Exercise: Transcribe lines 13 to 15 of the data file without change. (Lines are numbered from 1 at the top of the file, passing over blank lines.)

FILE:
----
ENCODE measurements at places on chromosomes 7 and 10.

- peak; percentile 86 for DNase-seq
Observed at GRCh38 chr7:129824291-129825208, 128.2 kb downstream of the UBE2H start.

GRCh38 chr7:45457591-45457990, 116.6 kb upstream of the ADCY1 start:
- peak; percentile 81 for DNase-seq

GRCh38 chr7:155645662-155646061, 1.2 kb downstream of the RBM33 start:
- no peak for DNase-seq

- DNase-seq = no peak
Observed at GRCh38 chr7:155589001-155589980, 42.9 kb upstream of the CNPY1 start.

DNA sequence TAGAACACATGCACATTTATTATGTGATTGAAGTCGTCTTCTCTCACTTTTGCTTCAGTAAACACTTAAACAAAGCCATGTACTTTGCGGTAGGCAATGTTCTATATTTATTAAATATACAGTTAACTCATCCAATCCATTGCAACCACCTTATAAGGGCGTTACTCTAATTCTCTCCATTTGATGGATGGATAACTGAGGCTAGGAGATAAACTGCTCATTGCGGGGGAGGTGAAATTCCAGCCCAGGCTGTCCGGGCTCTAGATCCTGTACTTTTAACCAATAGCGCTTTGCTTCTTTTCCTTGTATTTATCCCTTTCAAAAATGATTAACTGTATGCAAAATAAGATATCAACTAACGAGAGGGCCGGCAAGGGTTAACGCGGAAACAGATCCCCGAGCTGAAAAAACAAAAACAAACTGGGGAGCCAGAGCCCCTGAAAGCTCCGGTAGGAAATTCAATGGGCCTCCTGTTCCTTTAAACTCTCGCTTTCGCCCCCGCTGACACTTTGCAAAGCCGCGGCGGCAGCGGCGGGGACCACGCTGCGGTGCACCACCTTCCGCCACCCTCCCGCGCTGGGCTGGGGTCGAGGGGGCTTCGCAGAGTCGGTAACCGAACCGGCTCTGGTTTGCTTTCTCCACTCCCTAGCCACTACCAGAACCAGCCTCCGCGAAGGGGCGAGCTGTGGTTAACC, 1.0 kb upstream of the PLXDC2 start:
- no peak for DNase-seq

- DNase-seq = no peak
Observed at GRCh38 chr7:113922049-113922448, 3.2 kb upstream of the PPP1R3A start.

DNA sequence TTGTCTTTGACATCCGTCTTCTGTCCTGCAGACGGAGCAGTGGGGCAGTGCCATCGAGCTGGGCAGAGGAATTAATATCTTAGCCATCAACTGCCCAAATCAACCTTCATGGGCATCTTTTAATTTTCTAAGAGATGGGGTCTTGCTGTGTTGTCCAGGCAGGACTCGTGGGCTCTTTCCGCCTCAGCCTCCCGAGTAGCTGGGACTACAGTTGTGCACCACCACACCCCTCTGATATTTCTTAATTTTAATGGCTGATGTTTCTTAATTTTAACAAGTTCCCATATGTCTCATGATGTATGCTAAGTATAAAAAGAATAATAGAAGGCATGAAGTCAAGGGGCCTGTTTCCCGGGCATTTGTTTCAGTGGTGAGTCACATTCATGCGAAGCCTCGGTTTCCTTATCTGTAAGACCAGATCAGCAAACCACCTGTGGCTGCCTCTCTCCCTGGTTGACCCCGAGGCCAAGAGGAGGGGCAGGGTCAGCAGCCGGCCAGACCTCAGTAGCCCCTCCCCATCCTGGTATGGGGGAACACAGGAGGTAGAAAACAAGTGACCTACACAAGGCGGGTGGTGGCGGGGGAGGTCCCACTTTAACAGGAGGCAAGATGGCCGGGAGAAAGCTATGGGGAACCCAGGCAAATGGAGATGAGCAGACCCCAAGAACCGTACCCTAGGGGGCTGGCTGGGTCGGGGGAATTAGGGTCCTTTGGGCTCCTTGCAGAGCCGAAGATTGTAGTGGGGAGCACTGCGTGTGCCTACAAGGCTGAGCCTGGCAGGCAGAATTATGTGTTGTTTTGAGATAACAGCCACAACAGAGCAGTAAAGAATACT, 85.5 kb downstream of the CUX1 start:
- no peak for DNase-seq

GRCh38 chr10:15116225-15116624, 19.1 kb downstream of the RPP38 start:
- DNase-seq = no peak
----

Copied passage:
Observed at GRCh38 chr7:113922049-113922448, 3.2 kb upstream of the PPP1R3A start.

DNA sequence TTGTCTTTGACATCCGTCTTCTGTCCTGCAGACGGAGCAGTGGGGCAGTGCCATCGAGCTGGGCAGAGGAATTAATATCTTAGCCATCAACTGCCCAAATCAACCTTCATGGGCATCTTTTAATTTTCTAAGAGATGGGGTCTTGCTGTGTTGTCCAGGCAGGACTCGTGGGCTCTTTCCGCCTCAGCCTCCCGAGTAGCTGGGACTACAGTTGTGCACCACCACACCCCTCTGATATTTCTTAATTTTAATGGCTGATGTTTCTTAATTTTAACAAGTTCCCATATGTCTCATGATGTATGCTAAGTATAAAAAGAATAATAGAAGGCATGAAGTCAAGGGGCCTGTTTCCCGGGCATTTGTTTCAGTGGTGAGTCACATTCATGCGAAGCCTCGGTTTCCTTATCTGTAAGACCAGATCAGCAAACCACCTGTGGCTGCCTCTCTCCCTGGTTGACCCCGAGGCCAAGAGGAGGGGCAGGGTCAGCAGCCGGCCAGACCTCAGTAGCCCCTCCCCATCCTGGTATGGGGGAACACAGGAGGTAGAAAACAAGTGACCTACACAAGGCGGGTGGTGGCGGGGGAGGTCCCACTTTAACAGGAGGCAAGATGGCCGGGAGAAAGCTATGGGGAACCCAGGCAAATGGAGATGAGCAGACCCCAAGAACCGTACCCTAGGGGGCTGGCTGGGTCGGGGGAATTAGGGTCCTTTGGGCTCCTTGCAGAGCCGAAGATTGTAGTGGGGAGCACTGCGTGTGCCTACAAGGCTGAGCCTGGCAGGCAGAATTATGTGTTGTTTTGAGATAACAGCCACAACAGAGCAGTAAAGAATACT, 85.5 kb downstream of the CUX1 start:
- no peak for DNase-seq